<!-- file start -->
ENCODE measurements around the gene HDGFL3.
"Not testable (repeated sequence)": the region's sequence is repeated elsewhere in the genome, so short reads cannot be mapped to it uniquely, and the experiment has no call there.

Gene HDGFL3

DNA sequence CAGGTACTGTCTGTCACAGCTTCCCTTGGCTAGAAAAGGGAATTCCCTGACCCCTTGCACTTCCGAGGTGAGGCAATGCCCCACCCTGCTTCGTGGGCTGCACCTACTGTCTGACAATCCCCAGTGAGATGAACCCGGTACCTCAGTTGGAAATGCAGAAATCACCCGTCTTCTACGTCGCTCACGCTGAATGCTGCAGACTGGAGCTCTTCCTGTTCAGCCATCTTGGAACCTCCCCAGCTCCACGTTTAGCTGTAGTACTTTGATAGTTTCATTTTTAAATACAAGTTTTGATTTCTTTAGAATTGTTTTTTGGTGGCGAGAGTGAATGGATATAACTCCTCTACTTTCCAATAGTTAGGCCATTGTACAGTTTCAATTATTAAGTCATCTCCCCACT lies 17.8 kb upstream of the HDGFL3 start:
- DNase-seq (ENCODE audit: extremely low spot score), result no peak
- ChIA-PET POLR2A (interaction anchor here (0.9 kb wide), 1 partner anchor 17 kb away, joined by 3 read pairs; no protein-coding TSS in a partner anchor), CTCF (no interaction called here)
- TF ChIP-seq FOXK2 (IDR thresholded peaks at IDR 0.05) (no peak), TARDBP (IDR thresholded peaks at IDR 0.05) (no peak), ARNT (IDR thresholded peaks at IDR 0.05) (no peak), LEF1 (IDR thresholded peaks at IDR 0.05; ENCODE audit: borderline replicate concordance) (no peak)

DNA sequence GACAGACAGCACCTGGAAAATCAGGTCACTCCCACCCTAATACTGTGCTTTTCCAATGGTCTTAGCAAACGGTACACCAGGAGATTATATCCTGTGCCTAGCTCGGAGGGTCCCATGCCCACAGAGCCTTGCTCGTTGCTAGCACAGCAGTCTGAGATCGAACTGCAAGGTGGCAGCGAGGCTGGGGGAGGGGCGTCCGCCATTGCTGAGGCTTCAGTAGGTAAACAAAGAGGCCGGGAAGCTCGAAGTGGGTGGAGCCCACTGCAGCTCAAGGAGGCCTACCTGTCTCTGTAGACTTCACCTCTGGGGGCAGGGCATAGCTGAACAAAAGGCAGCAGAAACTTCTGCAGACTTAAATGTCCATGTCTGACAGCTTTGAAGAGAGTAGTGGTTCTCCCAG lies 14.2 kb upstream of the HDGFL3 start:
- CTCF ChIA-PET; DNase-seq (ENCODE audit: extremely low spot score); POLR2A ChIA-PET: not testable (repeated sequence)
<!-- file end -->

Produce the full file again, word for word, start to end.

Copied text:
ENCODE measurements around the gene HDGFL3.
"Not testable (repeated sequence)": the region's sequence is repeated elsewhere in the genome, so short reads cannot be mapped to it uniquely, and the experiment has no call there.

Gene HDGFL3

DNA sequence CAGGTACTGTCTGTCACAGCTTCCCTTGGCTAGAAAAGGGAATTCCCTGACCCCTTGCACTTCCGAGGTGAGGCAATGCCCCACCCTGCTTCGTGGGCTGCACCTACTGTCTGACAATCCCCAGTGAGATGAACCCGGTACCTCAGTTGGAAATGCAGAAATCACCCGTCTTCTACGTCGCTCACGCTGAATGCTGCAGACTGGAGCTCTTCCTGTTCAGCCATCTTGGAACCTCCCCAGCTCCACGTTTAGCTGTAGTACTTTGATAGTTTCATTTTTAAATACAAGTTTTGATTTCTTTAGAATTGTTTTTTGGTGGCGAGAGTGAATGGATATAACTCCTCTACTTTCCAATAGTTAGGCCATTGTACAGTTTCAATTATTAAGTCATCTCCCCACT lies 17.8 kb upstream of the HDGFL3 start:
- DNase-seq (ENCODE audit: extremely low spot score), result no peak
- ChIA-PET POLR2A (interaction anchor here (0.9 kb wide), 1 partner anchor 17 kb away, joined by 3 read pairs; no protein-coding TSS in a partner anchor), CTCF (no interaction called here)
- TF ChIP-seq FOXK2 (IDR thresholded peaks at IDR 0.05) (no peak), TARDBP (IDR thresholded peaks at IDR 0.05) (no peak), ARNT (IDR thresholded peaks at IDR 0.05) (no peak), LEF1 (IDR thresholded peaks at IDR 0.05; ENCODE audit: borderline replicate concordance) (no peak)

DNA sequence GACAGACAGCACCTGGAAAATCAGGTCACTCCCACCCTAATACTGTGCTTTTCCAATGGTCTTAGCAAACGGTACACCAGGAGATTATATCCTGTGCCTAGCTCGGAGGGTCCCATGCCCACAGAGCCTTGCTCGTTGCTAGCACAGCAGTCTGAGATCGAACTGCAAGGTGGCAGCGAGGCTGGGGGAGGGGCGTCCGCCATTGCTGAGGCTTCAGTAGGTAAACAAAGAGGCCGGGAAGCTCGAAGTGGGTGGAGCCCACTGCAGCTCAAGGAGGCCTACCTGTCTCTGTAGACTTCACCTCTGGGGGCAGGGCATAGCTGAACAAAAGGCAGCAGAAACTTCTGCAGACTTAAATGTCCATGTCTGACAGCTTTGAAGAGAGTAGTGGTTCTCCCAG lies 14.2 kb upstream of the HDGFL3 start:
- CTCF ChIA-PET; DNase-seq (ENCODE audit: extremely low spot score); POLR2A ChIA-PET: not testable (repeated sequence)